Travel to Oregon

Current Demographic Overview of Latinos in Oregon

In 2005, Latinos were the second-largest population group in Oregon, about 9.9 percent of the total population of 3,700,758. Latino children were about 15 percent of the population under age 18 in the state in 2005, but that is likely to increase. During 2005, Latino births were 20 percent of the total births in Oregon. The growth of the Latino population has been sustained since the 1990s, particularly in rural areas, where census undercount is more prevalent. Although Oregon’s urban population is growing, a quarter of all Oregonians still live in nonmetropolitan areas.

In some counties, the Latino population increased more than 100 percent in the past decade. Many of these Latinos are foreign born, mostly from Mexico. The resulting demographic and cultural impacts have been enormous. For example, in 2007 Hood River County schools 39 percent of the students were Latino, and in the Woodburn School District 70 percent of the students were Latino. As of 2005, Latino workers in Oregon could find year-round employment in the agriculture, construction, manufacturing, and service sectors. Many are quite mobile within a

very narrow band of occupations something that mirrors the situation of the Latino workforce in other states. At the same time, in 2002 Latinos owned 2.1 percent of Oregon firms, up from 0.5 in 1997.

The poverty rate for Latinos in Oregon is 34 percent, compared to 14 percent for non-Latino whites. Latino workers earn 64 percent of the average non-Latino white workers’ earnings in Multnomah County. Latinos are younger the median age of Latinos in Oregon is 22.8 years, compared to 38.3 years for non-Latino whites and less educated than non-Latino whites. Many live in low-income households Latino median family income is $31,355, compared to the $50,079 median family income of non-Latino white households.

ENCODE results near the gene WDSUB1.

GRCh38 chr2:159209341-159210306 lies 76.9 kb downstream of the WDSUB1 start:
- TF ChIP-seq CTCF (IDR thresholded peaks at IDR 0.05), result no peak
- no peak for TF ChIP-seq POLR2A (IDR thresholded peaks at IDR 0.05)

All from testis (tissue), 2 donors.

Despite having one of the country’s best economies and the second-highest minimum wage, Oregon has a high percentage of hungry people. In 2002 an estimated 40 percent of Latinos in the state lived in food-insecure households. Food-insecure households are those households that sometimes are on the verge of running out of money for food. Help from other resources such a family, friends, food banks, and government is not available or is not enough to assure that these families avoid hunger. However, 72 percent of working-age Latino adults in food-insecure homes were employed in 2001 and 2002, compared to 56 percent of the non-Latino adults in food-insecure homes.

In Oregon, Latino children are more likely to live in low-income families: 71 percent of Latino children live in low-income families, compared to 34 percent of white children (nationally, 62 percent of Latino children live in low-income families). Similarly, 68 percent of children of migrant parents in Oregon live in low-income families, compared to 36 percent of children of native-born parents. Almost half of all children in low-income families live in rural areas. Particularly for the poor, the availability of infant and toddler care, and care for children with special needs is very limited in communities throughout the state.

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